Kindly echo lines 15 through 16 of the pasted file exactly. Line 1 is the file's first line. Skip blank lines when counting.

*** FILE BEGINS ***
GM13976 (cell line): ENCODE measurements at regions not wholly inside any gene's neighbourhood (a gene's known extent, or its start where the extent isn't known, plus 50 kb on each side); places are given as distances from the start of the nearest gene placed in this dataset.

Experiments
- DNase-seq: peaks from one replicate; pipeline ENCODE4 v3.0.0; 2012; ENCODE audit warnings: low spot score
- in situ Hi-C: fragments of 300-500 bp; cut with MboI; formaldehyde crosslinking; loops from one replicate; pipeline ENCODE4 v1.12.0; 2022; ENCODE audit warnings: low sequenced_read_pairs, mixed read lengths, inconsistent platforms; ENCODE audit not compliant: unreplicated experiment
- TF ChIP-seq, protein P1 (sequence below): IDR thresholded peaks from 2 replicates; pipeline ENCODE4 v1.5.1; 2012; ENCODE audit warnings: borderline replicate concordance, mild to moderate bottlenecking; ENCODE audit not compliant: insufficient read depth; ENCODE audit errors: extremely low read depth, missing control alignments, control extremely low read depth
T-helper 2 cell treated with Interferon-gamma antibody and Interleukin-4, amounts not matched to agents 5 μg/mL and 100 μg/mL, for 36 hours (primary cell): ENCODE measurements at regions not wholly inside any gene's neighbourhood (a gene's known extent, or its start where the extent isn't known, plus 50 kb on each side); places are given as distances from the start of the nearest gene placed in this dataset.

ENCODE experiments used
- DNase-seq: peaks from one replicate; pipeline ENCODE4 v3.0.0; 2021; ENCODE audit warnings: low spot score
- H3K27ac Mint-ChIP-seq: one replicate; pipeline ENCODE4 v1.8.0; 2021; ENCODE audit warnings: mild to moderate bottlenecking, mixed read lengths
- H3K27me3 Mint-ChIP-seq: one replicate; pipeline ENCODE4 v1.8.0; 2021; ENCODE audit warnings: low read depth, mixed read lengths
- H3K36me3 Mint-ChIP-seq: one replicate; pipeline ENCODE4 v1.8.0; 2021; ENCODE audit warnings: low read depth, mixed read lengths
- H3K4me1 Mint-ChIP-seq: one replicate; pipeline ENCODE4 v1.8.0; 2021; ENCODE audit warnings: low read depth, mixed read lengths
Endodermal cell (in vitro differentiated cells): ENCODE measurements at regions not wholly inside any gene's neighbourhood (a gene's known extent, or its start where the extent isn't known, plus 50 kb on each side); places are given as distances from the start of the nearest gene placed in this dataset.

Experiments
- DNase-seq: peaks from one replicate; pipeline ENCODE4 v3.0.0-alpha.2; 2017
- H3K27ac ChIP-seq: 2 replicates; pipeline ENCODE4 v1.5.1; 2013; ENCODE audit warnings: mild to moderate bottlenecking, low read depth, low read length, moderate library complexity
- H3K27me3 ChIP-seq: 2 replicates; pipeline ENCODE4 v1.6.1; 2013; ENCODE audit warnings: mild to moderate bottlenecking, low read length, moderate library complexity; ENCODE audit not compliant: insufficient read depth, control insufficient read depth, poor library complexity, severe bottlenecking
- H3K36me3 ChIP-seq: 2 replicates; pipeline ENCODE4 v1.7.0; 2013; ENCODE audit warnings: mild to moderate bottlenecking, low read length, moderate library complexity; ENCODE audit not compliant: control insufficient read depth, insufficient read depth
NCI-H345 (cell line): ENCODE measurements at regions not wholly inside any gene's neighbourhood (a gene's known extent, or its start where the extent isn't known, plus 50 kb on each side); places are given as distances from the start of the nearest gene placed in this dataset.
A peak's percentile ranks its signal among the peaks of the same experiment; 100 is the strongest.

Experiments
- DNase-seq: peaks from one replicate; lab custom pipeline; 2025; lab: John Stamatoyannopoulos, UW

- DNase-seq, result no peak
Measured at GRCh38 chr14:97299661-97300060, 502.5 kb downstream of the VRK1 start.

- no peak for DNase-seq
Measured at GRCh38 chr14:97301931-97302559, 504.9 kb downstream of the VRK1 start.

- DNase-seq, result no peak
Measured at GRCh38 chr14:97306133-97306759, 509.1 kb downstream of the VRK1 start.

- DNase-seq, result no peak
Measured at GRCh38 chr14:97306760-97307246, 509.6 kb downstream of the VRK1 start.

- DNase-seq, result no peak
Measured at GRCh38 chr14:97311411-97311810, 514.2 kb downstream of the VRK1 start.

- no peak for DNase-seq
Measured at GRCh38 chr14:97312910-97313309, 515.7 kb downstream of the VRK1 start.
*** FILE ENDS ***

- DNase-seq: peaks from one replicate; pipeline ENCODE4 v3.0.0-alpha.2; 2017
- H3K27ac ChIP-seq: 2 replicates; pipeline ENCODE4 v1.5.1; 2013; ENCODE audit warnings: mild to moderate bottlenecking, low read depth, low read length, moderate library complexity